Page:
When author-artist David Wisniewski won this year's Caldecott Medal for his children's picture book, "Golem," his phone rang off the hook. "I realize it is temporary, and I take it all with a grain of salt," says Mr. Wisniewski, the author of six picture books, all with cut-paper illustrations. (Some of his illustrations appeared on The Home Forum Page in the past.)
Here are some excerpts from a telephone interview:
How did you develop your cutting technique?
It grew out of the shadow theater that my wife, Donna, and I have done for years using jointed, silhouetted figures. I have simply transferred the cutting skills to a smaller stage, and use an X-Acto knife on a flat surface for cutting. Sometimes there can be 12 paper layers in a picture, and I use about 800 blades for each book. It takes me between four and five days to do a double-page spread.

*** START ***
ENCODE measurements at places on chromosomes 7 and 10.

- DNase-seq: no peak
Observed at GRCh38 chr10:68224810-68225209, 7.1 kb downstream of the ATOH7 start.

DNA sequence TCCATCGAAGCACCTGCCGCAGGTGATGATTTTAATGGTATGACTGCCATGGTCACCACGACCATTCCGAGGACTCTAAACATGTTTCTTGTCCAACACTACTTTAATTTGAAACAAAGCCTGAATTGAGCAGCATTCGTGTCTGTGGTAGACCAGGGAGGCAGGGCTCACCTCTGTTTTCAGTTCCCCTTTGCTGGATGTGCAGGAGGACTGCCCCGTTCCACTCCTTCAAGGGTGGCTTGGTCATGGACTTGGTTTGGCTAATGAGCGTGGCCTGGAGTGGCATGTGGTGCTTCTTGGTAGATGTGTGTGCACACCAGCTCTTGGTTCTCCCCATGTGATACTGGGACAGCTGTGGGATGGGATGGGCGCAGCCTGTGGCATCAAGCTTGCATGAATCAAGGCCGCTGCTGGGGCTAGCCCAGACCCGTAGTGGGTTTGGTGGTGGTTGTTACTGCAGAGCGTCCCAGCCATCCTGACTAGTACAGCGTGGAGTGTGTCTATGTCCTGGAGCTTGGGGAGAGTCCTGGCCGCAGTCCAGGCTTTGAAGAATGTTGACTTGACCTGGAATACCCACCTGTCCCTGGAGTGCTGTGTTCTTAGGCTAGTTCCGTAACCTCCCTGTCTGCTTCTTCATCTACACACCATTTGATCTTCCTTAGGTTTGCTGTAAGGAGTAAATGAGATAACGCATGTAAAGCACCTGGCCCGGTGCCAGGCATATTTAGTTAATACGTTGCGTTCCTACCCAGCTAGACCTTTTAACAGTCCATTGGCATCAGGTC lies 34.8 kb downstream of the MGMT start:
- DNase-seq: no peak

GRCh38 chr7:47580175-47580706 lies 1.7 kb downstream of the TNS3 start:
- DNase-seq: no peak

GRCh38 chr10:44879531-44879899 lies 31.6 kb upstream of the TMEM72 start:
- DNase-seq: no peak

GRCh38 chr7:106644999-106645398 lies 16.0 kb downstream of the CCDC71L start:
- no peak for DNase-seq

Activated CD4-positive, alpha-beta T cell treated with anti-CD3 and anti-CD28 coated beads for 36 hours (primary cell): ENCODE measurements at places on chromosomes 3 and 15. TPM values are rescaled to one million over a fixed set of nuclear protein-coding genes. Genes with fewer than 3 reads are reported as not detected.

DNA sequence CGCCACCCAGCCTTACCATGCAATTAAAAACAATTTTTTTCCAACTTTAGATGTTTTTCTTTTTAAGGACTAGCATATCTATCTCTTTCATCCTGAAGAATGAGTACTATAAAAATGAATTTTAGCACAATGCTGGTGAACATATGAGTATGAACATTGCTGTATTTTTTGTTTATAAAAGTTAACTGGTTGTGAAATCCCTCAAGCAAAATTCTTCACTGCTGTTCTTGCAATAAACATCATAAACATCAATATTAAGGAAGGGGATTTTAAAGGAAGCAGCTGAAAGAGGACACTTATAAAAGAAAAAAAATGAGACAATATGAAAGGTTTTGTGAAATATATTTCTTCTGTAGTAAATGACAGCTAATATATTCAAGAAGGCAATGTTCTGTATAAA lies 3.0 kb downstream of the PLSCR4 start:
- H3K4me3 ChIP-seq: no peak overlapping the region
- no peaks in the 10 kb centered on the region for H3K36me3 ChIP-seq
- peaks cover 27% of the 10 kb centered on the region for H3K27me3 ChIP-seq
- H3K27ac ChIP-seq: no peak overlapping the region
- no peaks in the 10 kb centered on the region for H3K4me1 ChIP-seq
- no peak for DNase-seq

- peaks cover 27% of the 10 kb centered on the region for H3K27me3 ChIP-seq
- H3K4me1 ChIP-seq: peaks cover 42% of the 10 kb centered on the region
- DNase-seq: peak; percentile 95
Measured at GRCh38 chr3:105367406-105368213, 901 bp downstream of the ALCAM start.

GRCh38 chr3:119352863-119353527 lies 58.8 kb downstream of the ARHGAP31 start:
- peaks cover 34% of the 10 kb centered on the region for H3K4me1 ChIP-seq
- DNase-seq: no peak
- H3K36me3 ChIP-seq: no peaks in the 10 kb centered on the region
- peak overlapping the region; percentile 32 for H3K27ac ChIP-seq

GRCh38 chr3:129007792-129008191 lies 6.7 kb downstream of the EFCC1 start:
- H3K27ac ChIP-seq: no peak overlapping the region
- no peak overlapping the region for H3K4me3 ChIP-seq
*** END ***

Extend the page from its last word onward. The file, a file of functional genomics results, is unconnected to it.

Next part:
What do you want readers to take away from the story?
When I was a kid, I was always impressed by authors who really took me places, like H.G. Wells, Jules Verne. So I feel if the book sends a child someplace, then it's just great. And if they learn something about a culture, that's even better. I'm an old-fashioned moralist, so, yes, there's always a moral lurking.
What is the 'Golem' moral?
It's a story with a lot of gray areas. But in my version of this old folk tale, I give Golem an awareness that he is alive, and enjoys being alive, and so when it ends for him, this is the emotional center of the book. Otherwise, if he is just a robot, who cares? But if he is alive and knows he is alive, and appreciates all the beauty of life, this is what makes it a poignant ending.
What is your next book?
I'm doing a book with Eve Bunting called "Ducky" for younger readers. It's based on the true incident of a cargo ship caught in a storm. A crate is washed overboard, and out come 29,000 plastic bathtub toys. It's the story of how one plastic duck finds its way to a bathtub.